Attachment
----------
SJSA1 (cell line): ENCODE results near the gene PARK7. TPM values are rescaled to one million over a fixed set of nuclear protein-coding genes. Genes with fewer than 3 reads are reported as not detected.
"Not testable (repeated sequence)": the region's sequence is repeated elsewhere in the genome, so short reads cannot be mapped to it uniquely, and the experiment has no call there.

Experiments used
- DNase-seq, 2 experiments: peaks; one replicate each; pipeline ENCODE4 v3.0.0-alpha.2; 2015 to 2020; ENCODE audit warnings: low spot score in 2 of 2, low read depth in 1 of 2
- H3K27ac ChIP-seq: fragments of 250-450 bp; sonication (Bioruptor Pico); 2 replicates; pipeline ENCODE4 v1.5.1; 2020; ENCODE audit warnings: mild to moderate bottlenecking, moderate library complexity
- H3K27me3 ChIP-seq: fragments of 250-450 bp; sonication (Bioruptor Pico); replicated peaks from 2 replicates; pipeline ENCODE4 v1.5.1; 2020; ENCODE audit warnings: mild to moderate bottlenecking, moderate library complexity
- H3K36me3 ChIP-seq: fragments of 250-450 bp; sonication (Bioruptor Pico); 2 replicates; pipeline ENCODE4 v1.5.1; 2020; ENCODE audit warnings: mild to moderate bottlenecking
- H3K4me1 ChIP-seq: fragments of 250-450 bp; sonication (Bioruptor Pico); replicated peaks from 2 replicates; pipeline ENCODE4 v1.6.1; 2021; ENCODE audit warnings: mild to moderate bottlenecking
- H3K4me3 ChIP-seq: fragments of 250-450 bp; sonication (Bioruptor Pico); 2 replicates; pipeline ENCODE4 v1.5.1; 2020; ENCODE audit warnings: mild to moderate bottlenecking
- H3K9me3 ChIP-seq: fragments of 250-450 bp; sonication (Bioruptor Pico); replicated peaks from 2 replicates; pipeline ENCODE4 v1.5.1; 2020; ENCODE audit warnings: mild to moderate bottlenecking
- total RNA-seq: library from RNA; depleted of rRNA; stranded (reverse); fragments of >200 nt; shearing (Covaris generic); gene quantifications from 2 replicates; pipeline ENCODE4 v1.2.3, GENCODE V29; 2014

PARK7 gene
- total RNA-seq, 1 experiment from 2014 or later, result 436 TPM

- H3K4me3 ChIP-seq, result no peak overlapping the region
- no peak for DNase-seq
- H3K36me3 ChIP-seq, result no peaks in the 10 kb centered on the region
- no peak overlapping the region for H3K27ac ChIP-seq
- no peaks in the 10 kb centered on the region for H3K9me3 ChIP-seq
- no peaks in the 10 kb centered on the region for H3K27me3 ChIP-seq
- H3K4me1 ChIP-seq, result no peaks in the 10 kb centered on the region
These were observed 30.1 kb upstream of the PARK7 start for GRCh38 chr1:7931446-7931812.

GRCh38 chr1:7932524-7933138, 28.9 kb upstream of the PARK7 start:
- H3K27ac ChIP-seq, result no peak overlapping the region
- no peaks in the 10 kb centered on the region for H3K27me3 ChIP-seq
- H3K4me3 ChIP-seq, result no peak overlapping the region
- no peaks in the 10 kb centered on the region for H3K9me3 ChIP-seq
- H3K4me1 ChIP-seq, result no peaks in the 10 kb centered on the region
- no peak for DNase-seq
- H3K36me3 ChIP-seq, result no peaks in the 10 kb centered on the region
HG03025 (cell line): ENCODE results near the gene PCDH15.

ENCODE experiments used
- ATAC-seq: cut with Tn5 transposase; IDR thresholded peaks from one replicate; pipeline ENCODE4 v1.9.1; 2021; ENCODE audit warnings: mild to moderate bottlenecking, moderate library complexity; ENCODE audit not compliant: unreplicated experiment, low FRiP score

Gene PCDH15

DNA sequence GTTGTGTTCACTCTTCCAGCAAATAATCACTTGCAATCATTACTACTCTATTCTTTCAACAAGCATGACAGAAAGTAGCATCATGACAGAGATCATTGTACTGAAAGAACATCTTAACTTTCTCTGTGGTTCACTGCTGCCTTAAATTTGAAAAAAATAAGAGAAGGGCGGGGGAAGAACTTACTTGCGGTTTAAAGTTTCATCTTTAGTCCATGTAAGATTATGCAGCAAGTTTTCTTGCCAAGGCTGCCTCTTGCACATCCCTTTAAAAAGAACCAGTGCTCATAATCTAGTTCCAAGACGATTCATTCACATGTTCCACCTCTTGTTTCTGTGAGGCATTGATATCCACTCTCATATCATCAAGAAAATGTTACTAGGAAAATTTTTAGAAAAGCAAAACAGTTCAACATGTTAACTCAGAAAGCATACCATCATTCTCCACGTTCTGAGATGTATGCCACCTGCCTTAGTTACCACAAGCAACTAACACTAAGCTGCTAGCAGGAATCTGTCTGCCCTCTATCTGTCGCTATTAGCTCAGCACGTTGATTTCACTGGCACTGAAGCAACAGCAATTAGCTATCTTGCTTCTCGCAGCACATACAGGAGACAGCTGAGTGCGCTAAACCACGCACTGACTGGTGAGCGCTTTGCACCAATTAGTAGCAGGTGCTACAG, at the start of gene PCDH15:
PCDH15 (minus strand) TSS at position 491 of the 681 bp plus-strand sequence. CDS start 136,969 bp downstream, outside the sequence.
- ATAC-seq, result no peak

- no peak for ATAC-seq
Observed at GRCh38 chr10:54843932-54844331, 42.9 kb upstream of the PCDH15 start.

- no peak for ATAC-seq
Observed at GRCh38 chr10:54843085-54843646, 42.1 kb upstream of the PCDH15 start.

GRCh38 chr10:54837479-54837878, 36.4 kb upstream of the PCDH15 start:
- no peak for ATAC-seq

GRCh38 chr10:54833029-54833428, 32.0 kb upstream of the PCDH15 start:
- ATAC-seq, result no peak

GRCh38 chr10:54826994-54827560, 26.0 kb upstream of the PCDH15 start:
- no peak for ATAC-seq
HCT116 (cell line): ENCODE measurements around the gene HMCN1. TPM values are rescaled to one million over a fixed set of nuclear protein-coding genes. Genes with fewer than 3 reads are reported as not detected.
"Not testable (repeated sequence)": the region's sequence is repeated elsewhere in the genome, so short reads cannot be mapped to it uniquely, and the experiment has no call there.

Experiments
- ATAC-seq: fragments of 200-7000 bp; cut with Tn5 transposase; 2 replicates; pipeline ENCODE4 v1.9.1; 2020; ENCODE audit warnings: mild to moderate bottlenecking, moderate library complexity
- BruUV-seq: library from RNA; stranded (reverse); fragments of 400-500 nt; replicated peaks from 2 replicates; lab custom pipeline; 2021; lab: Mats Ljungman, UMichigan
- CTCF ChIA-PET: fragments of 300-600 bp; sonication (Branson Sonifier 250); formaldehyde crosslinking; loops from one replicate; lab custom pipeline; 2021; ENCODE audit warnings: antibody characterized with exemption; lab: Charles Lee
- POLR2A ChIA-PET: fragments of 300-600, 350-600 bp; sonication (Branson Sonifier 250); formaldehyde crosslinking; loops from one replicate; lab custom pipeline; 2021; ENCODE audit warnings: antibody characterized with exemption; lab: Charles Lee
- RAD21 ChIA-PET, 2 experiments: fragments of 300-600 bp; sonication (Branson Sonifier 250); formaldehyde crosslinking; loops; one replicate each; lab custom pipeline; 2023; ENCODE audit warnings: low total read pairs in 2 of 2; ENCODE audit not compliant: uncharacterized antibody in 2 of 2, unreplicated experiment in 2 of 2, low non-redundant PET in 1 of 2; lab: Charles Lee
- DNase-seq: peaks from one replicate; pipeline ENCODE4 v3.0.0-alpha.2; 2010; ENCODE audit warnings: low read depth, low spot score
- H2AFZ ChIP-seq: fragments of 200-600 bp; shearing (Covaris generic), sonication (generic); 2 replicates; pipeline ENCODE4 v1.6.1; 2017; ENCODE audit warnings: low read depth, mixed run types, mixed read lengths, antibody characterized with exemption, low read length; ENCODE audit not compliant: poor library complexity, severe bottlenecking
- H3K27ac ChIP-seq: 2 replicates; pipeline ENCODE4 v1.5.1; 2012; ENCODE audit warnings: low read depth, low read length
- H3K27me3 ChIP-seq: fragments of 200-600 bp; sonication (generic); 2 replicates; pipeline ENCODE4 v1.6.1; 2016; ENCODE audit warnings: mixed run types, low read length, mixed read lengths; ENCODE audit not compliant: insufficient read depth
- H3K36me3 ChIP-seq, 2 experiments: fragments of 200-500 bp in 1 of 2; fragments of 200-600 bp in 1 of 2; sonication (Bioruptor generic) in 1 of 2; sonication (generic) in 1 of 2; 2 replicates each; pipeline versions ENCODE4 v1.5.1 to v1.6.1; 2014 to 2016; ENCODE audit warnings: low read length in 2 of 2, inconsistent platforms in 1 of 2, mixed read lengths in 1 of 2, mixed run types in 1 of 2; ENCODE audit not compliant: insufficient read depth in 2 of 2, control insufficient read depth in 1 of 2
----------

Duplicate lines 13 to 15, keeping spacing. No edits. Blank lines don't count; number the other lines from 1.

- total RNA-seq, 1 experiment from 2014 or later, result 436 TPM

- H3K4me3 ChIP-seq, result no peak overlapping the region
- no peak for DNase-seq